Daisy Fuentes Shows Why Guayabera is Cuba's Shirt For Romance
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The rickshaw driver lugs his fare through the streets of Havana and draws up to a nightclub. The portly tourist climbs out, sidestepping the shadowy figure with the bulging pockets who's selling Cohibas--"cheap." The trim Lothario who watches the door leers suggestively before ushering the visitor in. Four very different denizens of the Cuban night, they have one common denominator: they all wear guayabera shirts.
Made of light cotton to weather tropical heat, draped to hide any figure flaw--like the beginning of a belly--outfitted with enough pockets to stow robustos for a small shop, yet possessed of all the sex appeal any Latin peacock could want, the guayabera is Cuba's sublime all-purpose gift to menswear. It's casually elegant, perfect for either an early evening mojito at La Bodeguita del Medio, a sunset stroll along the Malecón, or a glamorous showgirl revue at the Tropicana. Short-sleeved or long, it vaunts machismo, with the accent heavy on sexy Latin. If the United States lifts commercial sanctions against Cuba, one of the island's resources in highest demand will undoubtedly be the original guayabera, the traditional Cubanisimo garment that fills the needs of summertime dressing with the elegance of a jacket and the comfort of, well, a shirt.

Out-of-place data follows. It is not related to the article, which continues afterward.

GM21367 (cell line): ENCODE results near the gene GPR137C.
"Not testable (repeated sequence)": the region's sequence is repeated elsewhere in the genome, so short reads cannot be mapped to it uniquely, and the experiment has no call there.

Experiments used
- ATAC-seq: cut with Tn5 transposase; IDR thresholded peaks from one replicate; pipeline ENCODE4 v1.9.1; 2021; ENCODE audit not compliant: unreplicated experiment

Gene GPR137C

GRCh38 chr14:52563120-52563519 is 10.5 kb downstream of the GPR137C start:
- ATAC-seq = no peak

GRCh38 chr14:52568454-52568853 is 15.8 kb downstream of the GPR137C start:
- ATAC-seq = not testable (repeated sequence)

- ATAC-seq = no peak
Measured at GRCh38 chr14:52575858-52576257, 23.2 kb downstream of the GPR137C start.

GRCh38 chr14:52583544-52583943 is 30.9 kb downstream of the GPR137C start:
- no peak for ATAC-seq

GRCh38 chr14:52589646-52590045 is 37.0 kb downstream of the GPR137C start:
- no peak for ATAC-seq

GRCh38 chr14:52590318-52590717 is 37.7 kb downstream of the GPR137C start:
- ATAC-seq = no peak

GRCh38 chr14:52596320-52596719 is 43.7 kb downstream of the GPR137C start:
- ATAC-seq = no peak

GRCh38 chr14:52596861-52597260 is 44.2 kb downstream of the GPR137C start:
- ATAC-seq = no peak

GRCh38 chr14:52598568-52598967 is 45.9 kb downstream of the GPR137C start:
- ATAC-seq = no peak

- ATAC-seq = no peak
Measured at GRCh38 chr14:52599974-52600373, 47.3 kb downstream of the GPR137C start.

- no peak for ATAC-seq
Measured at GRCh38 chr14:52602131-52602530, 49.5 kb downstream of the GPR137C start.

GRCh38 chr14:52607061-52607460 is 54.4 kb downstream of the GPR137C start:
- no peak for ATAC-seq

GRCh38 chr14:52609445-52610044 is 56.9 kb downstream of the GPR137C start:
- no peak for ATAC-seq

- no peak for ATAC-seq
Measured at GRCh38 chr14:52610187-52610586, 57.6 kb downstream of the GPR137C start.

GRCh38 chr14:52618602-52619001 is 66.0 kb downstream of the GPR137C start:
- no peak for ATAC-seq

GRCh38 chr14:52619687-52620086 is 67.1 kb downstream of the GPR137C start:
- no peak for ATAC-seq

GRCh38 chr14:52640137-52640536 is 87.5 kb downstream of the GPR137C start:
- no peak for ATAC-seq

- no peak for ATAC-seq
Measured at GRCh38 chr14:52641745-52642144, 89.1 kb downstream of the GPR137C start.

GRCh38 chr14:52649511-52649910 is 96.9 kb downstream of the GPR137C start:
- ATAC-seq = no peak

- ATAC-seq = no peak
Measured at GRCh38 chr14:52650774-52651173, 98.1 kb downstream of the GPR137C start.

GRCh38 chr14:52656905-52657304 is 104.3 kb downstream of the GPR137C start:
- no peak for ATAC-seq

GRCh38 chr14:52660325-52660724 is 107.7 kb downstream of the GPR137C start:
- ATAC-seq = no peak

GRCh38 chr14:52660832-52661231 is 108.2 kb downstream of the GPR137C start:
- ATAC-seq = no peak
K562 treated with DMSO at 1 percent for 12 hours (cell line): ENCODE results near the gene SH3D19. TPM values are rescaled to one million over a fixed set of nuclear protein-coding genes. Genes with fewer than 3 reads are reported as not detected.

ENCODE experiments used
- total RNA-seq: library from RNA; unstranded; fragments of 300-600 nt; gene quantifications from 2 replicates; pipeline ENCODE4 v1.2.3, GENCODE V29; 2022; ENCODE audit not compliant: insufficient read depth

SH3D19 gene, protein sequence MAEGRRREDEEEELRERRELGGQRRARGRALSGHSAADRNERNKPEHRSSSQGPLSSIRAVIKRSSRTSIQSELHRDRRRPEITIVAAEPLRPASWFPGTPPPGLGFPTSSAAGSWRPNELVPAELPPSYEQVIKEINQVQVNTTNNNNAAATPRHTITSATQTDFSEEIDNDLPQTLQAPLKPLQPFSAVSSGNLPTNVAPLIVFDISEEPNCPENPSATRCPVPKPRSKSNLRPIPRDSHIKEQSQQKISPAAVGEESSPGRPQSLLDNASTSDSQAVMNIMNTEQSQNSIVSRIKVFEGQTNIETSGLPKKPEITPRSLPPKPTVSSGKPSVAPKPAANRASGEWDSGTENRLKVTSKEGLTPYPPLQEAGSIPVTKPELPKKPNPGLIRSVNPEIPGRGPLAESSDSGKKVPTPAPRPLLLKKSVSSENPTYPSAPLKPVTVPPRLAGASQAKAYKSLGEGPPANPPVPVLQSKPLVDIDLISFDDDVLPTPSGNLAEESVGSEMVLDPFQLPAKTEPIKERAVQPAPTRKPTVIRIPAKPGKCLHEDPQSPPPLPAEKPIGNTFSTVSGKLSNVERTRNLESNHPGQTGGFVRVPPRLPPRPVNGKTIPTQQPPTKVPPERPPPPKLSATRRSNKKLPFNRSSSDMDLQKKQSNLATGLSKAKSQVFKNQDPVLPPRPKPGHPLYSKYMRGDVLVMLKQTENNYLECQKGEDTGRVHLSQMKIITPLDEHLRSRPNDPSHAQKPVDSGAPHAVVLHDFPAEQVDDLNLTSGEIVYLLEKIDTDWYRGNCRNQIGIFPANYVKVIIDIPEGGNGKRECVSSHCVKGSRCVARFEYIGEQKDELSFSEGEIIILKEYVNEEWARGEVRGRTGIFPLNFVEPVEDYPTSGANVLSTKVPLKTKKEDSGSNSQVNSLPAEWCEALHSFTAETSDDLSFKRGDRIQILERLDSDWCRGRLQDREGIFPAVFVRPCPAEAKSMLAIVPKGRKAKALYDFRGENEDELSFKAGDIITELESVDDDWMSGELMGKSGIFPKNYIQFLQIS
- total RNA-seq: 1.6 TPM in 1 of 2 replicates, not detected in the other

"The guayabera shirt is a symbol of masculine elegance in the Latin American culture," says designer John Bartlett, who returns to the venerated silhouette every few seasons and has even made a version in suede. "To me, it's a cultural icon and is one of the only pieces of men's clothing that carries such meaning. No one shirt is the same and each one has a lot of personality as seen through all of the embroidery and handwork."